29.A chiropractor contemplating endorsing a product, company or service should do so only it it reflects favourably on the profession, and the policies of the Canadian Chiropractic Association are upheld. The names of professional bodies may not be used in conjuction with the endorsement without their expressed written consent.

30.A Chiropractor will not claim professional superiority, make invidious remarks respecting other practitioners, their services or their products, or make claims respecting products or services that are not provided as promised.

The chiropractor will respect this Code of Ethics, the Clinical Guidelines for the Practice of Chiropractors in Canada, and the provincial licensing body regulations concerning practice advertising.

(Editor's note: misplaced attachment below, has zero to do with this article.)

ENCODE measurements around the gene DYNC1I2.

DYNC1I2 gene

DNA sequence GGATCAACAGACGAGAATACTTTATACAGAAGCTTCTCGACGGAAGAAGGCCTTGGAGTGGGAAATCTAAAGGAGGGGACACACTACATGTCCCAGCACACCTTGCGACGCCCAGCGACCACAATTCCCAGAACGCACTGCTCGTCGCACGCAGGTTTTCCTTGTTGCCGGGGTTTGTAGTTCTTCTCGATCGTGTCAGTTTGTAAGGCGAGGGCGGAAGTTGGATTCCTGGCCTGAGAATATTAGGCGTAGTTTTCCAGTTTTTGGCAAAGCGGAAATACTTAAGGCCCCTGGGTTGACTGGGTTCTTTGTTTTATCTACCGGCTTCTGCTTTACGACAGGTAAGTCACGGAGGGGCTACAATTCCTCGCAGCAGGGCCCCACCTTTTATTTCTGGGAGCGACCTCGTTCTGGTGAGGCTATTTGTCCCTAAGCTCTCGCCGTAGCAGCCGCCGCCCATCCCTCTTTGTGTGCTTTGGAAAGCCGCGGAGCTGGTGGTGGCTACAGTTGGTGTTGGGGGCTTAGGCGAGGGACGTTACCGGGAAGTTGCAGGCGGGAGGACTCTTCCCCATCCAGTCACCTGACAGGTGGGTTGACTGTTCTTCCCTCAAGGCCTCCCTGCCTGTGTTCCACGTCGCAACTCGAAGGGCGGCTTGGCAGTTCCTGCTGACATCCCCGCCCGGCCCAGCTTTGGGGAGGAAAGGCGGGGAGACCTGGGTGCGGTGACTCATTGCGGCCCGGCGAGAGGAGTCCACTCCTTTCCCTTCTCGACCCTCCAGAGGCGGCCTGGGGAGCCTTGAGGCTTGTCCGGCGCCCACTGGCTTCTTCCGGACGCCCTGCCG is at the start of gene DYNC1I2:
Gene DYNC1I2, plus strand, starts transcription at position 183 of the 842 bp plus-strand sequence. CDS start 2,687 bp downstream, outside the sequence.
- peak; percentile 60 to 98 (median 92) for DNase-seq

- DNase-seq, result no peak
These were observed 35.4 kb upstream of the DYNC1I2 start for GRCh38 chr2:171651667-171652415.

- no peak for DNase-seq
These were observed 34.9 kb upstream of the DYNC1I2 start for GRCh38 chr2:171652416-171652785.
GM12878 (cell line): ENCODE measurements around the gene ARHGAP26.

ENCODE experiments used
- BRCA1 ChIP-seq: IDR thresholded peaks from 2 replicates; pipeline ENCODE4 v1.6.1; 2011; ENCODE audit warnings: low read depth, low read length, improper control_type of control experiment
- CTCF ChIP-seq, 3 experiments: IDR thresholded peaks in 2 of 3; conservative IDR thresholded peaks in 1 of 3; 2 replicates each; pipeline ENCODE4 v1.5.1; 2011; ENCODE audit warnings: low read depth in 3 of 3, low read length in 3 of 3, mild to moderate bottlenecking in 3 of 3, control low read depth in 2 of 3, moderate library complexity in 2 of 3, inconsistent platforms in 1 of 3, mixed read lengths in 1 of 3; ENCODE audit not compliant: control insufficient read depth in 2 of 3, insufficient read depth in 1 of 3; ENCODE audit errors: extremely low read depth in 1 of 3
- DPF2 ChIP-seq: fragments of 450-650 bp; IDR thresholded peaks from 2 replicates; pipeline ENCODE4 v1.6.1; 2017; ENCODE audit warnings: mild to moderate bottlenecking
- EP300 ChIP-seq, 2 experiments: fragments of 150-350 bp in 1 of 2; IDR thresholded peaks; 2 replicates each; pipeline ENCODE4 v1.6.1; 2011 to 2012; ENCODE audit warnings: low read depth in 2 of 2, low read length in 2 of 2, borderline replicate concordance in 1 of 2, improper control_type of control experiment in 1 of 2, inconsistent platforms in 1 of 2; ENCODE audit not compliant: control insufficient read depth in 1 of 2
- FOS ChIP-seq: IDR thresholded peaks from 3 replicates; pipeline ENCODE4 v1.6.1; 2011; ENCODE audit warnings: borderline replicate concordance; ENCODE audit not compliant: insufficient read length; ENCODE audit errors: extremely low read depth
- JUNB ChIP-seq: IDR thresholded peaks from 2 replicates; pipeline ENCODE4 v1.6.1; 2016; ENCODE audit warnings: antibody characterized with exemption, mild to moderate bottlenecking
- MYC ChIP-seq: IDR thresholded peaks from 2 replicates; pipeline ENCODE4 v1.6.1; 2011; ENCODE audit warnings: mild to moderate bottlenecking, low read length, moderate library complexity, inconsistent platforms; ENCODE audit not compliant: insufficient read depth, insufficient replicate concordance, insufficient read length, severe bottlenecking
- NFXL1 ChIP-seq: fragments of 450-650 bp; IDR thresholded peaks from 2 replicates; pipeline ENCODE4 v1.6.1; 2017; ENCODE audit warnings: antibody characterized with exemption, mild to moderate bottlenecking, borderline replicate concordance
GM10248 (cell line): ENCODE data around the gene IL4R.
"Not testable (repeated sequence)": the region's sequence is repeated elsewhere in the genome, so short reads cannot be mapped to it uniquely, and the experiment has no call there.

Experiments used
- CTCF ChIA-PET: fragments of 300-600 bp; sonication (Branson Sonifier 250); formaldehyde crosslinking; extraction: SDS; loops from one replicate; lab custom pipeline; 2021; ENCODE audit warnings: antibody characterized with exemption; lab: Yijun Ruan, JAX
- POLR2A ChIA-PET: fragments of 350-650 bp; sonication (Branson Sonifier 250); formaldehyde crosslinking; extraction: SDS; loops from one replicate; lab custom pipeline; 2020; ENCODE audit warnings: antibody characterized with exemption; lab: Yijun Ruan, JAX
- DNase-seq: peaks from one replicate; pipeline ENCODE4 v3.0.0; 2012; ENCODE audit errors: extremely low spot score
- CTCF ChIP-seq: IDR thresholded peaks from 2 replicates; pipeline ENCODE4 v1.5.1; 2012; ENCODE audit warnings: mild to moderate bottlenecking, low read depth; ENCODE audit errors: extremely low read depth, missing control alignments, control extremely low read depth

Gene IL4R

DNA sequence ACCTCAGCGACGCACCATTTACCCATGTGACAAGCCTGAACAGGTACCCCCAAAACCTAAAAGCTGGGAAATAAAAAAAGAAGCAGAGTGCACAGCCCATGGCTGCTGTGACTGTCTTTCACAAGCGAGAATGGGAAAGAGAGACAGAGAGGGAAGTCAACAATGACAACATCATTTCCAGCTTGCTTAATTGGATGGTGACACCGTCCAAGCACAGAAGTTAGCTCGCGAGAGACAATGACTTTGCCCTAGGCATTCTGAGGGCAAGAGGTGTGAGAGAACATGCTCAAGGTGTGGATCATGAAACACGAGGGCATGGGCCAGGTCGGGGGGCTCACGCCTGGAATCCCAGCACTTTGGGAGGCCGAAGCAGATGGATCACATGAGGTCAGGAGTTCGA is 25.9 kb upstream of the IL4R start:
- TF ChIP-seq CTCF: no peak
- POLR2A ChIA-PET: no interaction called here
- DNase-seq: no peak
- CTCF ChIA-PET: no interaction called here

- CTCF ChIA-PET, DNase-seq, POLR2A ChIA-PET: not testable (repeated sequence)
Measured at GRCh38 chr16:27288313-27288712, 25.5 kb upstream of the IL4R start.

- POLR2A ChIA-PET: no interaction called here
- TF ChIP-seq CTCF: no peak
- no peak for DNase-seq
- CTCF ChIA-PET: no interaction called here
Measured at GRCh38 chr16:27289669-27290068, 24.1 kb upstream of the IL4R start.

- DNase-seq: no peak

32A chiropractor shall request the opinion of an appropriate chiropractor or health practitioner acceptable to the patient when diagnosis or treatment is difficult or obscure, or when the patient requests it. Having requested the opinion, the chiropractor may make available any relevant information and will clearly indicate whether the colleague is to assume the continuing care of the patient during this illness.

33..The chiropractor shall, when an opinion has been requested by a colleague, report in detail findings and recommendations to the attending chiropractor or health practitioner and may outline the opinion to the patient. Care of the patient will be continued only at the specific request of the attending chiropractor or health practitioner, and with the consent of the patient.

Patient Care